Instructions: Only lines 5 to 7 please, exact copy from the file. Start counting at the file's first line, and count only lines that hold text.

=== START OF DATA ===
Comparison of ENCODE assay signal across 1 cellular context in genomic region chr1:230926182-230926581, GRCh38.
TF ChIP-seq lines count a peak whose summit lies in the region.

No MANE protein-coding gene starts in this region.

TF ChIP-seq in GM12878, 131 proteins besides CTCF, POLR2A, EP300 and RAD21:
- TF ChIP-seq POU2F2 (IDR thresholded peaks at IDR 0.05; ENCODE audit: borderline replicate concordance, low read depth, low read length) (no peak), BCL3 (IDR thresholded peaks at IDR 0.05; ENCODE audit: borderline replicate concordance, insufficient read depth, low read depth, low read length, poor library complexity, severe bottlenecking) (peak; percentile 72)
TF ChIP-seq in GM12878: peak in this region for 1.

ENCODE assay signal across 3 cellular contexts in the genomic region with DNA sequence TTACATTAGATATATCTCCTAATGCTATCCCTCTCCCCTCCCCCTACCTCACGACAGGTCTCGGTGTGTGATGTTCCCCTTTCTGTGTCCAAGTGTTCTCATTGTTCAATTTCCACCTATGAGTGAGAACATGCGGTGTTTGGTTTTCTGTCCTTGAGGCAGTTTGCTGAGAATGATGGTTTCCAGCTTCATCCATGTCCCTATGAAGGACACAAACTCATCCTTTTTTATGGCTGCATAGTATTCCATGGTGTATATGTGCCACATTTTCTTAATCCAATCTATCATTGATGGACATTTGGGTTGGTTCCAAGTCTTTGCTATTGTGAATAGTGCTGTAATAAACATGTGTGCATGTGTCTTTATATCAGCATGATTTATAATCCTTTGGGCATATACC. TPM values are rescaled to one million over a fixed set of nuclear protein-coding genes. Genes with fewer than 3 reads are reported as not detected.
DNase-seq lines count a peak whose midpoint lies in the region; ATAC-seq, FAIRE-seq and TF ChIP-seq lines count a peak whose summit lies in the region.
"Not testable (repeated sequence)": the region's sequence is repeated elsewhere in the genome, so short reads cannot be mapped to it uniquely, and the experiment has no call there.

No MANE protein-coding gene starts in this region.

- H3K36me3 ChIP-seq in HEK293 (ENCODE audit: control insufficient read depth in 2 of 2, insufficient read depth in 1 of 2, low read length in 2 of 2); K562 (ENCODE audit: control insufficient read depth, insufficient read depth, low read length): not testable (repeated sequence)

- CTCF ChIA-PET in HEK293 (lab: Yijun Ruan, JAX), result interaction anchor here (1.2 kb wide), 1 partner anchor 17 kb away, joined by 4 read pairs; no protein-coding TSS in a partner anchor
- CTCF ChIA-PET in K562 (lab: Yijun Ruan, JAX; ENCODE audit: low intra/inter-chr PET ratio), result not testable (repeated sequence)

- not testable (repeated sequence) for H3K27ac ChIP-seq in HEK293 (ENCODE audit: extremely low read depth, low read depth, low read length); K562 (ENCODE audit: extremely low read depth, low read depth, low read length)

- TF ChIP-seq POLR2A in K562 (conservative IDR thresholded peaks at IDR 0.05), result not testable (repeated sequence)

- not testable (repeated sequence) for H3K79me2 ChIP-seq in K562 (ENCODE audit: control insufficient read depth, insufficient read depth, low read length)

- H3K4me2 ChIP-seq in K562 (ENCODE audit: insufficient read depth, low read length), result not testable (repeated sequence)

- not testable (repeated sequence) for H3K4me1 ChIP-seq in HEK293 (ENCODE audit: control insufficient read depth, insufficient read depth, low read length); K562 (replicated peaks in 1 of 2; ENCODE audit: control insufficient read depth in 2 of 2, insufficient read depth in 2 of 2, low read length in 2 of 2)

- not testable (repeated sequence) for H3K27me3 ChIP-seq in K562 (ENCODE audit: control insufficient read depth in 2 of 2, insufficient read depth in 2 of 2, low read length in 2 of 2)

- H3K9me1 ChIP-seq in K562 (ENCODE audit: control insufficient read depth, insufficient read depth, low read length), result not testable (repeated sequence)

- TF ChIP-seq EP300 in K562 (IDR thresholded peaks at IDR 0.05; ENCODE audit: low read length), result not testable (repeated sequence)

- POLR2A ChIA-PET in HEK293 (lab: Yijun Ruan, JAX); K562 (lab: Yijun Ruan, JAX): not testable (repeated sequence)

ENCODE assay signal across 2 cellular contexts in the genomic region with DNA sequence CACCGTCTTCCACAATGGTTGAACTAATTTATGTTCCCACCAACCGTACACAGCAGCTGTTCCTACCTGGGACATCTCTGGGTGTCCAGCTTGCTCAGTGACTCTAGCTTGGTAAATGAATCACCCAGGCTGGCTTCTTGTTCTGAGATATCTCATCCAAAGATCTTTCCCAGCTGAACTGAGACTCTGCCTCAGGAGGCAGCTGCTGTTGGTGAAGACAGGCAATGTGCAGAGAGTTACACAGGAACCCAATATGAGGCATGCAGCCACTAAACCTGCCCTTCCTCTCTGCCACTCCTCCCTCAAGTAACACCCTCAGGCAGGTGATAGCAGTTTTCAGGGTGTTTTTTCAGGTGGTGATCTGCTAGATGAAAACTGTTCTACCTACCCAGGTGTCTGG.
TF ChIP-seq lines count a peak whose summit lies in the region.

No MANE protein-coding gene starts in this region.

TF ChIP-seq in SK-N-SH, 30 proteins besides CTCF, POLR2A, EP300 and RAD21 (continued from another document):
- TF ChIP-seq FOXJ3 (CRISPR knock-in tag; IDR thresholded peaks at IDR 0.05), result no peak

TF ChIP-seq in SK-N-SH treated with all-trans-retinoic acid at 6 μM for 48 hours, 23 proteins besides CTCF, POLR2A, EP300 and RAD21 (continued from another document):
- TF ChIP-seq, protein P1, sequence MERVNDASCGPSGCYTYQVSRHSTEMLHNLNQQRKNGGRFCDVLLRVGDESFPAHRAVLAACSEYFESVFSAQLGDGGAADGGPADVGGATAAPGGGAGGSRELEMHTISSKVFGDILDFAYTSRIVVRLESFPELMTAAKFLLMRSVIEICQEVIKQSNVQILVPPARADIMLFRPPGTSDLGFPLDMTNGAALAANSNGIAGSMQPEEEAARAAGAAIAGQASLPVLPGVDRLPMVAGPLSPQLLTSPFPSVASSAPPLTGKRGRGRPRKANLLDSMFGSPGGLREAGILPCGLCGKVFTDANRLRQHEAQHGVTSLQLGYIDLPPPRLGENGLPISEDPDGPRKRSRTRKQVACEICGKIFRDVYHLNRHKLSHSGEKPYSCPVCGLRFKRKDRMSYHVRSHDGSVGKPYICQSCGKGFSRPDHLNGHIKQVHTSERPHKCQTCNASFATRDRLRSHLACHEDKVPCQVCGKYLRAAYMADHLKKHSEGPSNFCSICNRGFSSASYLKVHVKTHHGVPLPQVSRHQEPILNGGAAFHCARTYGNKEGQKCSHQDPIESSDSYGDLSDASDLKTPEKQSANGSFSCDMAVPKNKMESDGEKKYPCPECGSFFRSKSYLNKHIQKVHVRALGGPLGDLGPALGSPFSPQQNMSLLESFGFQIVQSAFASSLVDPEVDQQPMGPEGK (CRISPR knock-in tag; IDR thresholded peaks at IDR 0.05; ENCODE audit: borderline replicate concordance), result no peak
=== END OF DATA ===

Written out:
- TF ChIP-seq POU2F2 (IDR thresholded peaks at IDR 0.05; ENCODE audit: borderline replicate concordance, low read depth, low read length) (no peak), BCL3 (IDR thresholded peaks at IDR 0.05; ENCODE audit: borderline replicate concordance, insufficient read depth, low read depth, low read length, poor library complexity, severe bottlenecking) (peak; percentile 72)
TF ChIP-seq in GM12878: peak in this region for 1.

ENCODE assay signal across 3 cellular contexts in the genomic region with DNA sequence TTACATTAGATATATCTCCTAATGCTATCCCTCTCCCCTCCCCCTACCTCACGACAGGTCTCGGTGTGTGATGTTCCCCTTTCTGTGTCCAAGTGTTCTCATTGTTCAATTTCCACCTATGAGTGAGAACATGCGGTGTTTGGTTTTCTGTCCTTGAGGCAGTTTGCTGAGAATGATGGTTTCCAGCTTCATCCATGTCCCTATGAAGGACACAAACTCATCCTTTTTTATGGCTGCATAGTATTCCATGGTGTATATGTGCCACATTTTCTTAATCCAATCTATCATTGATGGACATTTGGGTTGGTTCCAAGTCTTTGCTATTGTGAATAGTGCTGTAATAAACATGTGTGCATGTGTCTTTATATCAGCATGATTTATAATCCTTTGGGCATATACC. TPM values are rescaled to one million over a fixed set of nuclear protein-coding genes. Genes with fewer than 3 reads are reported as not detected.